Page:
GUILDENSTERN: ...Four: a spectacular vindication of the principle that each individual coin spun individually is as likely to come down heads as tails and therefore should cause no surprise each individual time it does.
—"Rosencrantz & Guildenstern Are Dead" by Tom Stoppard
There has been a lot of bru-ha-ha over the last few days about the much anticipated discovery of what looks to be the Higgs Boson at CERN. Among many other things that you have probably read is the statement that the confidence that the signal is real is 99.9999%. You might be wondering, why so many 9's? That is, they had a signal a while back that was already 99% or thereabouts certain. If I had 99% confidence in winning the lottery I would go out right now and spend $1000 on lottery tickets. Why was a 99% confidence limit not good enough to indicate discovery? Indeed, the announced discovery, with 99.9999%, is at the statistical confidence level that is considered the minimum for a particle physicist to announce a discovery. Why do they have to be so damn confident?
Rather than talking about the energy spectra of interaction cross sections, let's talking about flipping coins. At the opening of Tom Stoppard's play Rosencrantz & Guildenstern Are Dead, the two courtiers are flipping coins (and have been doing so for some time). They are approaching a streak of 100 flips of heads in a row. Rosencrantz (who wins a coin each time it comes up heads) is not concerned about this, but Guildenstern is so disturbed by the seeming violation of the laws of probability that he philosophizes at length about what it is that's going on. (The real thing that's going on is that he's a character in a play, not a real person.) Let's keep it more modest, though.
Suppose I were to walk up to you with a quarter, and flip it six times in a row. If the quarter is normal, and if I'm not cheating, the probability that all six flips of the quarter will come down heads is about 1.5%. In other words, if I do flip six heads in a row, you can be 98.5% sure that it was not due to random chance, that I must have been cheating somehow. (Ask me to show you this sometime.) You're not 100% confident, because there is a small chance that six heads will come up in a row just randomly, but it is a very small chance... and so you would be well within your rights to think that something was probably up. It may not be good enough to convict somebody in a courtroom, but it's certainly good enough to bet on.
Suppose instead, however, that 30 people come up to you, and each one of them flips six coins in a row. The probability that at least one of those people will flip six heads in a row is 38%. So, while it won't happen every time this crowd of coin-flippers accosts you, you shouldn't be particularly surprised that somebody flipped six heads in a row if a whole bunch of people tried it. Even though it's extremely unlikely that any given coin flipper will flip the coin six times, the probably that somebody somewhere will is entirely reasonable. Lightning has to strike somewhere. (See Randall Munroe's much more concise take on this, and on overreactions to it.)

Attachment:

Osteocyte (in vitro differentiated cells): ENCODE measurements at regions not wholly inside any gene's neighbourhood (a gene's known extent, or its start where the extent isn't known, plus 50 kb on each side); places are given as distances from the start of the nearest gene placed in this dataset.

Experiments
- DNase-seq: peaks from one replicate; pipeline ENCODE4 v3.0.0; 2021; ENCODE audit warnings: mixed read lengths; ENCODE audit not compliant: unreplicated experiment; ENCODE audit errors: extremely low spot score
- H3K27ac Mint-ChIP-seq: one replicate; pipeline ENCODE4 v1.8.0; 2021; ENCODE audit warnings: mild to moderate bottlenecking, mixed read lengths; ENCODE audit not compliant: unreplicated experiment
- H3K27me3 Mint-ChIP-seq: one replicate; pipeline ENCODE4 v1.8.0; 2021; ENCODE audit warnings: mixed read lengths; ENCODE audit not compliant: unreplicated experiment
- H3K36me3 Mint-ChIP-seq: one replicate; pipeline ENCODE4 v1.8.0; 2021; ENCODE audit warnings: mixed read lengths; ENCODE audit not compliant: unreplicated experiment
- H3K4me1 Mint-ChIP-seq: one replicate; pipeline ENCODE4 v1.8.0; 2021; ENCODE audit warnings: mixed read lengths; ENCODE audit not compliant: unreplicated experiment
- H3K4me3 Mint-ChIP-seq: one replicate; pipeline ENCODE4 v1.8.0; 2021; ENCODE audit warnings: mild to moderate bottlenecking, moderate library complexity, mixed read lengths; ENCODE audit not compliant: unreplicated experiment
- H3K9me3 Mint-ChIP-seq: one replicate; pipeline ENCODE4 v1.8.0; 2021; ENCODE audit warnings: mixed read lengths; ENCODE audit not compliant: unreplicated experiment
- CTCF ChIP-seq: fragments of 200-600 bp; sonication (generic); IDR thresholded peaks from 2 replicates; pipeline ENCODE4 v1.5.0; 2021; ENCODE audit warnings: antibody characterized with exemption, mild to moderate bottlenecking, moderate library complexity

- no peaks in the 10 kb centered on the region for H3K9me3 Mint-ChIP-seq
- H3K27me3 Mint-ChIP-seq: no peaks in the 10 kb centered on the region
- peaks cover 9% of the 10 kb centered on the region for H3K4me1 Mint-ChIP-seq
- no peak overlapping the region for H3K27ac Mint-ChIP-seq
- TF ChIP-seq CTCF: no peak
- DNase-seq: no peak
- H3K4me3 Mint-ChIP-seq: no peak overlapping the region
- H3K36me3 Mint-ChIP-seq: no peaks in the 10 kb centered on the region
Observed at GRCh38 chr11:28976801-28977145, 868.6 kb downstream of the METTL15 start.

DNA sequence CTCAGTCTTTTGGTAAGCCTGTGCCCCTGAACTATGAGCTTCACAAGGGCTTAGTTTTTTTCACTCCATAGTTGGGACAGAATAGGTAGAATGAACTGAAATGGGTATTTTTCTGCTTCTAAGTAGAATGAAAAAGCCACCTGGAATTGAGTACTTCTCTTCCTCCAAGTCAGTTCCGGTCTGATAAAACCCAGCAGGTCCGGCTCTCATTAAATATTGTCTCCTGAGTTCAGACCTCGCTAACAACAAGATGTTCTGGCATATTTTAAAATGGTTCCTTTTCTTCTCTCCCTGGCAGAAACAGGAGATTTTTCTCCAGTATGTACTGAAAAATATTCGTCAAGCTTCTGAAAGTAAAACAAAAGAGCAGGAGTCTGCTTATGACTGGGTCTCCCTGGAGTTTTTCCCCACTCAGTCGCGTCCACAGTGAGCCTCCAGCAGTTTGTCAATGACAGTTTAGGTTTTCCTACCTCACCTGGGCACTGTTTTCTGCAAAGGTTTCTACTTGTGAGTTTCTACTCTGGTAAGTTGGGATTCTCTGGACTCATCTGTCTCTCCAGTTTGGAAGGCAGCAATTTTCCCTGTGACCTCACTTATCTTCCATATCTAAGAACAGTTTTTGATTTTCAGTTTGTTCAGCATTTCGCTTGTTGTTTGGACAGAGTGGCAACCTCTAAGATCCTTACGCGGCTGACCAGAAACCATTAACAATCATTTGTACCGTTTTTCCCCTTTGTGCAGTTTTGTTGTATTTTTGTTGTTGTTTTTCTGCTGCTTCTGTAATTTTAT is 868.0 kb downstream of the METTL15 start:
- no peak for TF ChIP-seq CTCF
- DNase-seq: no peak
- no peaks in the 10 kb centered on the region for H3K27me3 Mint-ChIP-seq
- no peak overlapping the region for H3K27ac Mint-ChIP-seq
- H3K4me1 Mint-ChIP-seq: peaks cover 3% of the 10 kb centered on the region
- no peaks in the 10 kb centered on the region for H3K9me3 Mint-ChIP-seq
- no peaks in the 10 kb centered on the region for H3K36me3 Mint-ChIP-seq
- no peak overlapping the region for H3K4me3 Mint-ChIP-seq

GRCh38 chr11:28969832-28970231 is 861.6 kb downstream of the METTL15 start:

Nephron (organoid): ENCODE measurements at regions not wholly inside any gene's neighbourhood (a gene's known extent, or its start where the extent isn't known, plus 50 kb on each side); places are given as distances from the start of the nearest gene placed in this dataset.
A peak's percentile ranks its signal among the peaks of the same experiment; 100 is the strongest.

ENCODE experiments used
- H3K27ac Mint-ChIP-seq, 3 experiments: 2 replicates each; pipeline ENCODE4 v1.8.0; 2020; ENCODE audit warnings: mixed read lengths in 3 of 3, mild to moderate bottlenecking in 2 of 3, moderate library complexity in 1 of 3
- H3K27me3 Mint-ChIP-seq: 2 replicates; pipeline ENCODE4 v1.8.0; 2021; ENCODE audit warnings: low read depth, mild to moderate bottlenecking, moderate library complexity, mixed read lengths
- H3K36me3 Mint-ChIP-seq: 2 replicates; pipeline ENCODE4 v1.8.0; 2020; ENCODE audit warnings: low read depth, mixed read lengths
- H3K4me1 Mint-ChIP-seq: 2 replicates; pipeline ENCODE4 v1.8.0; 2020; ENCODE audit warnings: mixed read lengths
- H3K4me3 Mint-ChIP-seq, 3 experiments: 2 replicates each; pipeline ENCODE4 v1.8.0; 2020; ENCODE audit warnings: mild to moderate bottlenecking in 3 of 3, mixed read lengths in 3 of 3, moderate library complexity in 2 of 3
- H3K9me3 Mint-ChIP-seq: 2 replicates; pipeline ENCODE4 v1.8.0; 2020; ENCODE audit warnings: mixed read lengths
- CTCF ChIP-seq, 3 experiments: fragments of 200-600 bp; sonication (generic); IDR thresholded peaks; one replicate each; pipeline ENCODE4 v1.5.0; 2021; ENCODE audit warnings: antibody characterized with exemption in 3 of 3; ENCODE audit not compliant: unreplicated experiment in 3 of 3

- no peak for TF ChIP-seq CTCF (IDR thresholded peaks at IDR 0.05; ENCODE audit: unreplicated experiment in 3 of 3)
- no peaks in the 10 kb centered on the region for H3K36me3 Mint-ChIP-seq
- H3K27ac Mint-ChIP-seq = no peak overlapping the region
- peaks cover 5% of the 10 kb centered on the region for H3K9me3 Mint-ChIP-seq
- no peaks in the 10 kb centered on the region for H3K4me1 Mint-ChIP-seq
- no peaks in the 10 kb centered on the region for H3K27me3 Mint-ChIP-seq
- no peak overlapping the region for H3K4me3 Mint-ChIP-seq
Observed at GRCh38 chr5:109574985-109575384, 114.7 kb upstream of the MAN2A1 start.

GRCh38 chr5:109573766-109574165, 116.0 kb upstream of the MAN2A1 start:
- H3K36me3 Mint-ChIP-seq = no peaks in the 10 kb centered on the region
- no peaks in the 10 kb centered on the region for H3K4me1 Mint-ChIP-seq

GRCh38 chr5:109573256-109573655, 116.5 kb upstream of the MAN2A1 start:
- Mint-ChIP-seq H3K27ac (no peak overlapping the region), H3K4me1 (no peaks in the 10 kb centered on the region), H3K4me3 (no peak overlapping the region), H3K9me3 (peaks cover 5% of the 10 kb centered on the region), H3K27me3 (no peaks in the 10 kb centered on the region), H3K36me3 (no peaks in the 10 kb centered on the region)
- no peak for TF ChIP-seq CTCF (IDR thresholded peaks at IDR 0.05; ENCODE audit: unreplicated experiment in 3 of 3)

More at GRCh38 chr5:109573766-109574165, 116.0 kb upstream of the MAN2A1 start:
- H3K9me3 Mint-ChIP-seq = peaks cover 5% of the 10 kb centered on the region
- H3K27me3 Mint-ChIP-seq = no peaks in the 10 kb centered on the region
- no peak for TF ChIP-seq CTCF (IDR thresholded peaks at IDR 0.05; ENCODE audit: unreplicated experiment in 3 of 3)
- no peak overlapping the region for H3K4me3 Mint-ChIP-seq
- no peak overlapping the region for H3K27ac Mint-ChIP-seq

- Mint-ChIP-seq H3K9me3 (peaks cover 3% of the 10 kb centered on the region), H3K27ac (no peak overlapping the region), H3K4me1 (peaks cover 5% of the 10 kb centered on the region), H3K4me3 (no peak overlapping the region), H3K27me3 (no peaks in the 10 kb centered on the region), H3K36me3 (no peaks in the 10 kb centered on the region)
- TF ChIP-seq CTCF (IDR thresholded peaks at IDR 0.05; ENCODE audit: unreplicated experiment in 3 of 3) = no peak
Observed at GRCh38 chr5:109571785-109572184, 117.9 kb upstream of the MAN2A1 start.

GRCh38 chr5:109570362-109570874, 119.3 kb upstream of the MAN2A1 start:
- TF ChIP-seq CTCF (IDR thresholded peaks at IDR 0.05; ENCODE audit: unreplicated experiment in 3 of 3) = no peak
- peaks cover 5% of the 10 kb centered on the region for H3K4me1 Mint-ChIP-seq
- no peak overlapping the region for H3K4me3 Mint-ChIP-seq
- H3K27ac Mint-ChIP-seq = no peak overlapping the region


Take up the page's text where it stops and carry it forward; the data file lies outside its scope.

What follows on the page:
This same principle applies to particle physics. The particle physicists looking for the Higgs Boson were not sure at exactly what energy the particle would show up. Here's one of the plots from the CMS collaboration:
The signature of the Higgs Boson is the extra bump of events at an energy of 125 GeV. There are lots and lots of events at all energies in the plot; there's a little something extra there, which indicates that something is going on there, and that something is probably the production of a short-lived Higgs boson. But they didn't know before they found it to look right at 125 GeV; it could have been at other energies, too. If all they were after was finding something that was "a little extra" at 95% confidence, they could have found it lots of places; indeed, there's a data point hanging out there at a bit over 135 GeV that is that far away from the background. But since there's 30 data points in the plot, I'm not the least bit surprised to see that. Randomly, you'd expect to see at least one of those more than 3/4 of the time somebody showed you a plot like this with 30 data points, even if there are no new particles.
The physicists in these collaborations were doing the equivalent of looking at a whole bunch of people flipping coins, and trying to find somebody who was flipping more heads than tails. If you look at 30 people who flip 6 coins and you find one person who has flipped 6 heads in a row, you have no right to declare that you've found a person who is cheating at flipping coins; the chances of that happening randomly are too high. Similarly, if you look at a whole bunch of different energies, and you see a single place where more is going on to 99% confidence than you'd expect from random fluctuations, you don't have much confidence that you've really found anything... because if you look at enough different energies, you will eventually find the unlikely random fluctuation. This is why for a particle physicist to be confident that she really has discovered something, she needs six nines in her confidence.
As for why the Higgs field (the "same thing" as the Higgs Boson... it's complicated) gives particles mass... that I really don't understand.